Print and performance exhibit opens
The University of Texas’ Harry Ransom Center will showcase its collection of books and images associated with the printing and performance of Shakespeare’s works. The exhibit opened this week and will continue until the summer to celebrate the four hundredth anniversary of the playwright’s death.
In addition to copies of the first and third folios, the Center will display a Hinman Collator (used to compare different copies of the same work to note textual variants) and several printings related to Shakespeare’s career in the theatre. For historical context, the exhibit includes Robert Green’s Groats-worth of Wit which famously criticized Shakespeare as being “an upstart Crow,” quotations from the turn of the seventeenth century in Robert Allott’s England’s Parnassus, and a 1575 map of London featuring the location of playhouses. The display also features source material for Shakespeare’s plays with the 1594 printing of The True Tragedie of Richard the Third and Raphael Holinshed’s Chronicles of England.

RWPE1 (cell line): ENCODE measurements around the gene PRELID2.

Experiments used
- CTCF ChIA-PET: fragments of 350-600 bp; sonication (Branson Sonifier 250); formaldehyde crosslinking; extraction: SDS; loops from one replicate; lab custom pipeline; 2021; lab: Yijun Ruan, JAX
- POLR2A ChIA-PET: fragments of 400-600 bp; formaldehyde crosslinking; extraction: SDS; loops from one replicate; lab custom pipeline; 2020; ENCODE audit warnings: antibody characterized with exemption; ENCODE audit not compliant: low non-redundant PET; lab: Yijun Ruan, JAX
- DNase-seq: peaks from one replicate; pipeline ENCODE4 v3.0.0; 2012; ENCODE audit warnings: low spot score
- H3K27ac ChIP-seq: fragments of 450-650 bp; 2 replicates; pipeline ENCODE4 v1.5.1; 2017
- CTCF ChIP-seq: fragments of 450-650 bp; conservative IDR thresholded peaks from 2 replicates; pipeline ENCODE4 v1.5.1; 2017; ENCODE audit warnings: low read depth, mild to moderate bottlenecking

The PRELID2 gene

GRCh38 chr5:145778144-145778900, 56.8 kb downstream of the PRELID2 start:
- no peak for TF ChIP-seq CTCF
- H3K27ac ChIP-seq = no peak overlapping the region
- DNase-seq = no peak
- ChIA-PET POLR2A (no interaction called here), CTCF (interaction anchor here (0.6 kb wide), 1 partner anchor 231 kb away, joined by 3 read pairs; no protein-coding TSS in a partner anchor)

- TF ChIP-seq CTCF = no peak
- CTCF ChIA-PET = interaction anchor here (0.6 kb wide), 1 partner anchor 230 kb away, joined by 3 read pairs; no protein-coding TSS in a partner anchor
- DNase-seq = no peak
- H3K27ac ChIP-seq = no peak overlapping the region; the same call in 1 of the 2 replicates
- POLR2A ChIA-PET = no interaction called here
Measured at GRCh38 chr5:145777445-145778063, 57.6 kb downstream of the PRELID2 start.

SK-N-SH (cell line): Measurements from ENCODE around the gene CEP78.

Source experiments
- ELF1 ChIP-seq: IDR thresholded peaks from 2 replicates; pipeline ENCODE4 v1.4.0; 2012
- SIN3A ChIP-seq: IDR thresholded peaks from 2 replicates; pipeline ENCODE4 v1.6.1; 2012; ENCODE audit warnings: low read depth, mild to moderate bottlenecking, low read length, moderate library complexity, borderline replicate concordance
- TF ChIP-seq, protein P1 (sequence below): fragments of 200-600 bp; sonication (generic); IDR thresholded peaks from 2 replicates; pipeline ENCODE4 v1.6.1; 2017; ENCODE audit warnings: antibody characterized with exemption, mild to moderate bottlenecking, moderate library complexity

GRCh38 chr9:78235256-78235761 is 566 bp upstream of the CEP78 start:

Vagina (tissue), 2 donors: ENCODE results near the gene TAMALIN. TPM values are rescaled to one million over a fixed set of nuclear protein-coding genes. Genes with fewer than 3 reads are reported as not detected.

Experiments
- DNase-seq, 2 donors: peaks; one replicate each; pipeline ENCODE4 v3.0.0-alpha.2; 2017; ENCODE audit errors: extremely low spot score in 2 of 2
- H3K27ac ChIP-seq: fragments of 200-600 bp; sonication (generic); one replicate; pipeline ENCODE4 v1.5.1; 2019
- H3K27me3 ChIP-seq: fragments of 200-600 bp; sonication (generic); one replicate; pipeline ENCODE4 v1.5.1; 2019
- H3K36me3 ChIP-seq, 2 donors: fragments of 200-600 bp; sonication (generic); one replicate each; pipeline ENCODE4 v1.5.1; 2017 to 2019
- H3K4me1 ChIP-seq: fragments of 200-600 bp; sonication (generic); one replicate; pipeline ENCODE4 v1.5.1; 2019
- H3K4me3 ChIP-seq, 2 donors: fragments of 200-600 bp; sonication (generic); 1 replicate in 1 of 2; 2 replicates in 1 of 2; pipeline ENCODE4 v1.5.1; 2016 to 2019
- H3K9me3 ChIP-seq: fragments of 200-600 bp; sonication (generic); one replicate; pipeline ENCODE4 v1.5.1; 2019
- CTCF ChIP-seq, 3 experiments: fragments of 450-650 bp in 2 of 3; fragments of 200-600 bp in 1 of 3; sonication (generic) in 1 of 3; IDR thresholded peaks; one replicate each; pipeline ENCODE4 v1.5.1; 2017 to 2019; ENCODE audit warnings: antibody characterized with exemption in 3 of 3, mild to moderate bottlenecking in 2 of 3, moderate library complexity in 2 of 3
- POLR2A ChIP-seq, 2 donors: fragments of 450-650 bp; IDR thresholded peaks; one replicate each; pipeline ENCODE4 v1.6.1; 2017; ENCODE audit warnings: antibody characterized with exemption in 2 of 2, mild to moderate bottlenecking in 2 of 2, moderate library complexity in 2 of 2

Beyond the textual aspect of Shakespeare’s legacy, however, the exhibit also delves into the performance history of his works. The Center features displays about famous actors such as Sarah Bernhardt, Charlotte Cushman (whose roles included Hamlet and Romeo), John Wilkes Booth (with his prompt book from Richard III), and a large photo of David Garrick’s Hamlet from the collection of Harry Houdini. Ephemera from theatrical companies also incorporate Donald Wolfit ‘s World War II repertory company posters and costumes, B.J. Simmons’s costume designs (like Orson Welles’ Othello), and Norman Bel Geddes’s scenic designs.
In Victorian England, theater managers went to great lengths to create “historically accurate” settings for Shakespeare, hiring costumers like the London firm of B. J. Simmons, which specialized in period attire. In this section, delve into Simmons’s archive to explore different approaches to historical accuracy and authenticity in Shakespeare and see how costumes bring his characters to life. Included are costume designs and photographs for four stagings of Othello produced between 1902 and 1951. – Harry Ransom Center website
An edition of Hamlet by Edward Gordon Craig, director of Constantin Stanislavski’s 1911 production at the Moscow Art Theater, includes woodcut prints and source notes. One copy belonged to George Bernard Shaw and contains a note by the playwright declaring it his favorite edition of the play.
“Shakespeare in Print and Performance” runs through May 29 in Austin, Texas at the Harry Ransom Center. The exhibit is free to the public.